End the Fed

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End the Fed
End the Fed.jpg
First-edition cover
AuthorRon Paul
CountryUnited States
LanguageEnglish
GenrePolitics, economics
PublisherGrand Central Publishing
Publication date
September 16, 2009
Media typePrint
Pages224 pp.
ISBN978-0-446-54919-6
OCLC318878539
332.1/10973 22
LC ClassHG2563 .P384 2009
Preceded byThe Revolution: A Manifesto 

End the Fed is a 2009 book by Congressman Ron Paul of Texas. The book debuted at number six on the New York Times Best Seller list[1] and advocates the abolition of the United States Federal Reserve System "because it is immoral, unconstitutional, impractical, promotes bad economics, and undermines liberty."[2] The book argues that the booms, bubbles and busts of the business cycle are caused by the Federal Reserve's actions.[3][2]

Summary[edit]

Paul argues that "in the post-meltdown world, it is irresponsible, ineffective, and ultimately useless to have a serious economic debate without considering and challenging the role of the Federal Reserve."[4][5]

In End the Fed, Paul argues that the Federal Reserve was created to bail out banks when they got into trouble.[2] He says that this is bad for competition in banking, as it strengthens the big banks.[2]

Paul argues that the Fed is both corrupt and unconstitutional. He states that the Federal Reserve System is inflating currency today at nearly a Weimar or Zimbabwe level, which Paul asserts is a practice that threatens to put the United States into an inflationary depression where the US dollar, which is the reserve currency of the world, would suffer severe devaluation.

A major theme throughout the work also revolves around the idea of inflation as a hidden tax making warfare much easier to wage. Because people will reject the notion of increasing direct taxes, inflation is then used to help service the overwhelming debts incurred through warfare. In turn the purchasing power of the masses is diminished, yet most people are unaware. Under Ron Paul's theory, this diminution has the biggest impact on low income individuals since it is a regressive tax. Paul argues that the CPI presently does not include food and energy, yet these are the items on which the majority of poor peoples' income is spent.

He further maintains that most people are not aware that the Fed was created by the Morgans and Rockefellers at a private club off the coast of Georgia[6]—is actually working against their own personal interests. Instead of protecting the people, Paul contends that the Fed now serves as a cartel where "the name of the game is bailout"—or otherwise known as privatized profits but socialized losses.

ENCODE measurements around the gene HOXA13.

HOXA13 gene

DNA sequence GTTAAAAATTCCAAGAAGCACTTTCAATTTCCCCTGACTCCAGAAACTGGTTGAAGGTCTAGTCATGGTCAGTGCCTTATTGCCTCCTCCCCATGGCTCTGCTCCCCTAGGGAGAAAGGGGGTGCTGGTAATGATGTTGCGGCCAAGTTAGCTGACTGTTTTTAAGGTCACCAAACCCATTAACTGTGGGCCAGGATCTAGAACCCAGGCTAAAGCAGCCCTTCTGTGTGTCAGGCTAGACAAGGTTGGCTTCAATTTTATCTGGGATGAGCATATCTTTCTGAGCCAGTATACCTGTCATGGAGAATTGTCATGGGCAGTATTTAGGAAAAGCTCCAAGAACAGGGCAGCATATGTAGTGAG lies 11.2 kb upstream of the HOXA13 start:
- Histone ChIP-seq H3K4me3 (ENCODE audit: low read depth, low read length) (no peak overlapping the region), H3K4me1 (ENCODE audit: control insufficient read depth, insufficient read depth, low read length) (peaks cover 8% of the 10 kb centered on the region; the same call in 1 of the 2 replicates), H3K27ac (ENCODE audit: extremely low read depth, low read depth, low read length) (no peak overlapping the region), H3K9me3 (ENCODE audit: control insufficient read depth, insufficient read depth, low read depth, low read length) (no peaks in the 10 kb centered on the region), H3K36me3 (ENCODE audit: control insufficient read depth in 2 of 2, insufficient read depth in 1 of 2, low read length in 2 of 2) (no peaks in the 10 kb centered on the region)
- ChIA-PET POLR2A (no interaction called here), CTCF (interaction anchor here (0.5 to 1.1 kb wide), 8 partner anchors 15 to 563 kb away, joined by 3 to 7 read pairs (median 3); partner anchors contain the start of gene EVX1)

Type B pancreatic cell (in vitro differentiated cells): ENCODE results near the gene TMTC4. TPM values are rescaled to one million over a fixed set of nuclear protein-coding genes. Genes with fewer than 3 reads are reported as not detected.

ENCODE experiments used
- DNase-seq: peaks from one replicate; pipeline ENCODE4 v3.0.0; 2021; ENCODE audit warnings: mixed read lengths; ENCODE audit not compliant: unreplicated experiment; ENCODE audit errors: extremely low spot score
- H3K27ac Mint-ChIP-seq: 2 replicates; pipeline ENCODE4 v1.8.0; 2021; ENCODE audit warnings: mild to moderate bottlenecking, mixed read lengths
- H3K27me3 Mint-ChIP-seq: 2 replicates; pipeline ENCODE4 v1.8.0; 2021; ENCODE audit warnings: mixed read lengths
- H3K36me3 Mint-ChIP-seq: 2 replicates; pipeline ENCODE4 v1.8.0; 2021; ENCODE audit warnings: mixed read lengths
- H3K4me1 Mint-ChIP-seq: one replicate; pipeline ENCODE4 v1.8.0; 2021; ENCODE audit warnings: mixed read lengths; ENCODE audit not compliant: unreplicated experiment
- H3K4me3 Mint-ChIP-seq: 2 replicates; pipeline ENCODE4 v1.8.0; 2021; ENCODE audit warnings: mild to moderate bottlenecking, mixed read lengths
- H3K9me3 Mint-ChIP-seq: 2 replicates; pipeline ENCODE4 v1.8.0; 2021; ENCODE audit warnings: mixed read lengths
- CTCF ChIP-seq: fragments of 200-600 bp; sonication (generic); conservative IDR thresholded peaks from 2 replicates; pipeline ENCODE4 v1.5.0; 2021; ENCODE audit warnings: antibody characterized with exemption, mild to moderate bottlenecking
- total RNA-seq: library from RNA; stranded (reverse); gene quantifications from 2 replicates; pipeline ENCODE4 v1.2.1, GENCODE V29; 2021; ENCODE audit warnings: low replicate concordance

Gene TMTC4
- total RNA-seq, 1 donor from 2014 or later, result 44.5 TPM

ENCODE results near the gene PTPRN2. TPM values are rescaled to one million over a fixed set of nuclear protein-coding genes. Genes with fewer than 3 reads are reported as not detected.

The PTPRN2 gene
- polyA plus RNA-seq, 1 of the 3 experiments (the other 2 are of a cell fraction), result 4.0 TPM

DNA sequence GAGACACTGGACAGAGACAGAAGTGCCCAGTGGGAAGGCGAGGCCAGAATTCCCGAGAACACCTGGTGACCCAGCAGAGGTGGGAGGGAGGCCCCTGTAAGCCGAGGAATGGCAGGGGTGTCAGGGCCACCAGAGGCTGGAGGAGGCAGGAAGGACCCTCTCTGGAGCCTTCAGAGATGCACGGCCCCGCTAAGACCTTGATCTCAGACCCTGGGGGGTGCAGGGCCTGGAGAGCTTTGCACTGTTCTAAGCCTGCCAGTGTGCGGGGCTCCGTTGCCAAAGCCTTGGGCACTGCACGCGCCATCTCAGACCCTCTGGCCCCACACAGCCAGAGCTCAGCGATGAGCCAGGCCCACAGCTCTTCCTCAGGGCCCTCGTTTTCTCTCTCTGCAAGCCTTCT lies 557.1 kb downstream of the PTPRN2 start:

Paul also draws on what he argues are historical links between the creation of central banks and war, explaining how inflation and devaluations have been used as war financing tools in the past by many governments from monarchies to democracies.

Reception[edit]

Surveys of economists show overwhelming opposition to abolishing the Federal Reserve or undermining its independence.[7] According to Princeton University economist Alan S. Blinder, "mountains of empirical evidence support the proposition that greater central bank independence produces not only less inflation but superior macroeconomic performance, e.g., lower and less volatile inflation with no more volatility in output."[7]

In the book. Paul argues that "the government and its banking cartel have together stolen $0.95 of every dollar as they have pursued a relentlessly inflationary policy." David Andolfatto of the Federal Reserve Bank of St. Louis said the statement was "just plain false" and "stupid" while noting that legitimate arguments can be made against the Federal Reserve.[8] University of Oregon economist Mark Thoma described it as an "absurd" statement which data does not support.[9]

Charles Scaliger of The New American called the book a "must read."[10] After an interview with Ron Paul about the book, Jon Stewart of The Daily Show called it "thought provoking" and "clearly from the heart".[11][12] Advocates for ending the Federal Reserve have called for a return to the gold standard. However, economists overwhelmingly oppose a return to the gold standard, arguing that it contributes to economic volatility.[13][3]

References[edit]

  1. ^ Schuessler, Jennifer (October 4, 2009). "Hardcover Nonfiction". The New York Times. Retrieved May 2, 2010.
  2. ^ a b c d "Ron Paul and the Fed: how we got to this point". MinnPost. 2012-06-06. Retrieved 2019-01-04.
  3. ^ a b "What Happens If We End the Fed?". U.S. News. 2011.
  4. ^ Ron Paul (2009). End the Fed (pdf) (PDF). Grand Central Publishing. ISBN 978-0-446-56818-0.
  5. ^ Ron Paul (2009). End the Fed. Grand Central Publishing. ISBN 978-0-446-56818-0.
  6. ^ Jekyll Island#Planning of the Federal Reserve System
  7. ^ a b Blinder, Alan (2010). "How Central Should the Central Bank Be?". Journal of Economic Literature.
  8. ^ Andolfatto, David (2011-03-23). "MacroMania: Ron Paul's Money Illusion (Sequel)". MacroMania. Retrieved 2019-01-04.
  9. ^ "Economist's View: Ron Paul's Money Illusion: The Sequel". economistsview.typepad.com. Retrieved 2019-01-04.
  10. ^ "A Review of "End the Fed" by Ron Paul". Thenewamerican.com. 2013-02-05. Retrieved 2012-04-16.
  11. ^ "The Daily Show with Jon Stewart." Comedy Central. Broadcast: September 29, 2009.
  12. ^ "Ron Paul - The Daily Show with Jon Stewart – 09/29/09 – Video Clip | Comedy Central". Thedailyshow.com. 2009-09-29. Retrieved 2015-12-02.
  13. ^ "Gold Standard". www.igmchicago.org. Retrieved 2019-01-04.

External links[edit]